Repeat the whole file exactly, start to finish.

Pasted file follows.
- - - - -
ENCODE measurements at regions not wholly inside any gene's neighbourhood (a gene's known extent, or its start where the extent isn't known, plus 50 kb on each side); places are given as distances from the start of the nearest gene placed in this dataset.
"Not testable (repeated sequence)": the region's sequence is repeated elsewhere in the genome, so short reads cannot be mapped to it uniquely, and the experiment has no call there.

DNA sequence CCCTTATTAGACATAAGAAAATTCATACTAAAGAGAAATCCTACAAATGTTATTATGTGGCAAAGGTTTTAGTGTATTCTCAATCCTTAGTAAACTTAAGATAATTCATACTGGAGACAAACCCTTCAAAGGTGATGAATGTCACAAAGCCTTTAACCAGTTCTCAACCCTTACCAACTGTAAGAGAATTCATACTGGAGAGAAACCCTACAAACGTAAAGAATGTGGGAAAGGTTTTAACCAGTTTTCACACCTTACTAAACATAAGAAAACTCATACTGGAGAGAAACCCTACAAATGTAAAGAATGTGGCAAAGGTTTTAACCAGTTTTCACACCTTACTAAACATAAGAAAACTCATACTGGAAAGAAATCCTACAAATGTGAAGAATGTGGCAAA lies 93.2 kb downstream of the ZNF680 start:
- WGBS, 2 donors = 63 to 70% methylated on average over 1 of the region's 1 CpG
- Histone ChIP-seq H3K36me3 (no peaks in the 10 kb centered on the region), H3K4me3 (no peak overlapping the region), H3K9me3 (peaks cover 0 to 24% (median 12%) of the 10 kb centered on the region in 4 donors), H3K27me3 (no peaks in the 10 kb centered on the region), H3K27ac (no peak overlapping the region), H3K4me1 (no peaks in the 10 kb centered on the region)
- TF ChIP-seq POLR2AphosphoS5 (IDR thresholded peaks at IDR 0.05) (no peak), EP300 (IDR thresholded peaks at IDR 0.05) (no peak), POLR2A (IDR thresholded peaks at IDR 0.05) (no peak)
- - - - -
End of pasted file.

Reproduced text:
ENCODE measurements at regions not wholly inside any gene's neighbourhood (a gene's known extent, or its start where the extent isn't known, plus 50 kb on each side); places are given as distances from the start of the nearest gene placed in this dataset.
"Not testable (repeated sequence)": the region's sequence is repeated elsewhere in the genome, so short reads cannot be mapped to it uniquely, and the experiment has no call there.

DNA sequence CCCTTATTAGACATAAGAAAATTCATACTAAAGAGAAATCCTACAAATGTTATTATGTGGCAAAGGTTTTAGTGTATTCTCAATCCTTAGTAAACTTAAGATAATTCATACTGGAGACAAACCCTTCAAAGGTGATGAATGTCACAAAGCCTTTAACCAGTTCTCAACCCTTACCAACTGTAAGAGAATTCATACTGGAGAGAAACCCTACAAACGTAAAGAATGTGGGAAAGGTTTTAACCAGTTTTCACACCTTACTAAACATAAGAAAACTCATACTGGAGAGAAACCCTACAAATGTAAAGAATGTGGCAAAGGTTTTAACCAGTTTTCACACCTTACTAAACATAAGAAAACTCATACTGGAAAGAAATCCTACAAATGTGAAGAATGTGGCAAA lies 93.2 kb downstream of the ZNF680 start:
- WGBS, 2 donors = 63 to 70% methylated on average over 1 of the region's 1 CpG
- Histone ChIP-seq H3K36me3 (no peaks in the 10 kb centered on the region), H3K4me3 (no peak overlapping the region), H3K9me3 (peaks cover 0 to 24% (median 12%) of the 10 kb centered on the region in 4 donors), H3K27me3 (no peaks in the 10 kb centered on the region), H3K27ac (no peak overlapping the region), H3K4me1 (no peaks in the 10 kb centered on the region)
- TF ChIP-seq POLR2AphosphoS5 (IDR thresholded peaks at IDR 0.05) (no peak), EP300 (IDR thresholded peaks at IDR 0.05) (no peak), POLR2A (IDR thresholded peaks at IDR 0.05) (no peak)